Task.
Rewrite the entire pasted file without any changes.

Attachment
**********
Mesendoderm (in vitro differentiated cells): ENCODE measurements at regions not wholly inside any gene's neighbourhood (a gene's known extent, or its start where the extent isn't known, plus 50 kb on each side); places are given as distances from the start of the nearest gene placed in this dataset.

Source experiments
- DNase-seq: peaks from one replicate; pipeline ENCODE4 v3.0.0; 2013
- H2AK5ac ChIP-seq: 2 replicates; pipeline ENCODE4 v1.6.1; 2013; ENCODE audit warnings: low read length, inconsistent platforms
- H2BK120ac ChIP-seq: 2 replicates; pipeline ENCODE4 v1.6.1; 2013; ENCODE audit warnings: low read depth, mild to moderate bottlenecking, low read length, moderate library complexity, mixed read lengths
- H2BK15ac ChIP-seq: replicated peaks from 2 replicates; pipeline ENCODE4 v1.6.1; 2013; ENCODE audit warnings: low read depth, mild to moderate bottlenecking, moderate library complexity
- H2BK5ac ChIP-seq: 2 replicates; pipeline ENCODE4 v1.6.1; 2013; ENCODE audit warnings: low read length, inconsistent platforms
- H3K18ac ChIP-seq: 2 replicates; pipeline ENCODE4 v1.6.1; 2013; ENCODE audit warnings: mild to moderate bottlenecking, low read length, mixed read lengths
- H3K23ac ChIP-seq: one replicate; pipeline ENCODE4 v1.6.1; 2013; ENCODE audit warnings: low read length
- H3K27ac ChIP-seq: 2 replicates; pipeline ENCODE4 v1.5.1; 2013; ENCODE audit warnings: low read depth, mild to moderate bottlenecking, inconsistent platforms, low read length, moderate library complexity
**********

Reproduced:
Mesendoderm (in vitro differentiated cells): ENCODE measurements at regions not wholly inside any gene's neighbourhood (a gene's known extent, or its start where the extent isn't known, plus 50 kb on each side); places are given as distances from the start of the nearest gene placed in this dataset.

Source experiments
- DNase-seq: peaks from one replicate; pipeline ENCODE4 v3.0.0; 2013
- H2AK5ac ChIP-seq: 2 replicates; pipeline ENCODE4 v1.6.1; 2013; ENCODE audit warnings: low read length, inconsistent platforms
- H2BK120ac ChIP-seq: 2 replicates; pipeline ENCODE4 v1.6.1; 2013; ENCODE audit warnings: low read depth, mild to moderate bottlenecking, low read length, moderate library complexity, mixed read lengths
- H2BK15ac ChIP-seq: replicated peaks from 2 replicates; pipeline ENCODE4 v1.6.1; 2013; ENCODE audit warnings: low read depth, mild to moderate bottlenecking, moderate library complexity
- H2BK5ac ChIP-seq: 2 replicates; pipeline ENCODE4 v1.6.1; 2013; ENCODE audit warnings: low read length, inconsistent platforms
- H3K18ac ChIP-seq: 2 replicates; pipeline ENCODE4 v1.6.1; 2013; ENCODE audit warnings: mild to moderate bottlenecking, low read length, mixed read lengths
- H3K23ac ChIP-seq: one replicate; pipeline ENCODE4 v1.6.1; 2013; ENCODE audit warnings: low read length
- H3K27ac ChIP-seq: 2 replicates; pipeline ENCODE4 v1.5.1; 2013; ENCODE audit warnings: low read depth, mild to moderate bottlenecking, inconsistent platforms, low read length, moderate library complexity